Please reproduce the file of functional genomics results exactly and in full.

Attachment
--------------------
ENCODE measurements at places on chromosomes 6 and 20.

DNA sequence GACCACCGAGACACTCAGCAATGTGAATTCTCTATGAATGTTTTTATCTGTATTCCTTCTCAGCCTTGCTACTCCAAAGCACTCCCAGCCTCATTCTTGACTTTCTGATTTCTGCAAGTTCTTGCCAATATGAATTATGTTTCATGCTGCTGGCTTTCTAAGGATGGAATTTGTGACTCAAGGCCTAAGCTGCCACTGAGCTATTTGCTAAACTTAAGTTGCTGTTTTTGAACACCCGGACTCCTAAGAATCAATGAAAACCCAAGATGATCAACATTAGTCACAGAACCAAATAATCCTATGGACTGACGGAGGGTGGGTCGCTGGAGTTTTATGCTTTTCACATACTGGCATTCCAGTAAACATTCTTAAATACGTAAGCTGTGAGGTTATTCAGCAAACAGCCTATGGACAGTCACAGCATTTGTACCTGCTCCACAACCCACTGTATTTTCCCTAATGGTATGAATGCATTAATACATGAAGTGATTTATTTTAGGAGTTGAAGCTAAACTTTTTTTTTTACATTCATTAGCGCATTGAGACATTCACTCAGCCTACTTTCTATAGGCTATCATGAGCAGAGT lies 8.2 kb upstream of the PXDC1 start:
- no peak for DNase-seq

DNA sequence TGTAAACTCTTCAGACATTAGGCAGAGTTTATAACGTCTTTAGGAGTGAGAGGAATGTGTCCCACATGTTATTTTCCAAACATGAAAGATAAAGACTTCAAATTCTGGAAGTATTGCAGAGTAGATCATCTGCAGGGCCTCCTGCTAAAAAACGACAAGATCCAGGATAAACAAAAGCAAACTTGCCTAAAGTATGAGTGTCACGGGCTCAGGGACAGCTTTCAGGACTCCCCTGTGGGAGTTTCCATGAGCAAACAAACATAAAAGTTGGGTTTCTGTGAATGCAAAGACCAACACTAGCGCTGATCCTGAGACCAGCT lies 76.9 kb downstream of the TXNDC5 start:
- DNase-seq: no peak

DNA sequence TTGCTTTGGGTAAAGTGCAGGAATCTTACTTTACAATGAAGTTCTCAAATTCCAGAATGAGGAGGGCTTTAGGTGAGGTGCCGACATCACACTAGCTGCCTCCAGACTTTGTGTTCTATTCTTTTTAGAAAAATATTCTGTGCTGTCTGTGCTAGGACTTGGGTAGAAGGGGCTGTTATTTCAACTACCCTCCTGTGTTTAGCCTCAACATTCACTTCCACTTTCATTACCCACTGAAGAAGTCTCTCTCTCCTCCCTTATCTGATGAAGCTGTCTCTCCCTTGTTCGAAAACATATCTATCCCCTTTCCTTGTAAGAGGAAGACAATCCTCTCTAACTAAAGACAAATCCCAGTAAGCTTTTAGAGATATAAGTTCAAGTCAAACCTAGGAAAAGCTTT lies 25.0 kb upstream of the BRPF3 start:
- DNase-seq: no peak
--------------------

ENCODE measurements at places on chromosomes 6 and 20.

DNA sequence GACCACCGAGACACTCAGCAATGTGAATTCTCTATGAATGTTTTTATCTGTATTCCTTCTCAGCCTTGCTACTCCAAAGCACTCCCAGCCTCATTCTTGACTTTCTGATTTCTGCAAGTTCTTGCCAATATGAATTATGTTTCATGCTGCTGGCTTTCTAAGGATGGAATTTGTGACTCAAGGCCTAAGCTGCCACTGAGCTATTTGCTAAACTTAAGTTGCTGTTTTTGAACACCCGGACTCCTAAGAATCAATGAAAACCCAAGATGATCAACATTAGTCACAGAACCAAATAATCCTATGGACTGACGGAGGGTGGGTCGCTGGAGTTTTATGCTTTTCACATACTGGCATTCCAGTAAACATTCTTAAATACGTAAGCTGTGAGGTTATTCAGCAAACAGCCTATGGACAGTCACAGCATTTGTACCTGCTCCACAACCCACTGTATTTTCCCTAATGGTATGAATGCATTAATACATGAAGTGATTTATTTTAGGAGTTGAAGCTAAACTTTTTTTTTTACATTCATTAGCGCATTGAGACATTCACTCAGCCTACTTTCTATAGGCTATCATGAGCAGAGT lies 8.2 kb upstream of the PXDC1 start:
- no peak for DNase-seq

DNA sequence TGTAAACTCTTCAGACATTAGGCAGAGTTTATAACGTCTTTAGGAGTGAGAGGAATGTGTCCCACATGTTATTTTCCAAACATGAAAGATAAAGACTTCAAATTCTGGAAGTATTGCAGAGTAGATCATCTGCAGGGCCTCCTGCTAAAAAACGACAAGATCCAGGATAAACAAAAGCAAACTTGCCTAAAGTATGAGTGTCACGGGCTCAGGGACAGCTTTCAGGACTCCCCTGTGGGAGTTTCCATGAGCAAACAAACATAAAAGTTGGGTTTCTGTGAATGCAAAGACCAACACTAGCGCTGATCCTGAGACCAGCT lies 76.9 kb downstream of the TXNDC5 start:
- DNase-seq: no peak

DNA sequence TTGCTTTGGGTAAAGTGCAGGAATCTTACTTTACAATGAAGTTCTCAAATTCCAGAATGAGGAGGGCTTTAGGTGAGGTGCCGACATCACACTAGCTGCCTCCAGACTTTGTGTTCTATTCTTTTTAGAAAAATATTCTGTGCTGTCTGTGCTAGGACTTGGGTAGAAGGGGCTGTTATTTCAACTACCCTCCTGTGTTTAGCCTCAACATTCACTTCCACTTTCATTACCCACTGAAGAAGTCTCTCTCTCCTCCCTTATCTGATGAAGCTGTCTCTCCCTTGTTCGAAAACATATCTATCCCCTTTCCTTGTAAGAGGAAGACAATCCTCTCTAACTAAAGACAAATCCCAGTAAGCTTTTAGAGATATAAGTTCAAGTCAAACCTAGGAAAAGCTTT lies 25.0 kb upstream of the BRPF3 start:
- DNase-seq: no peak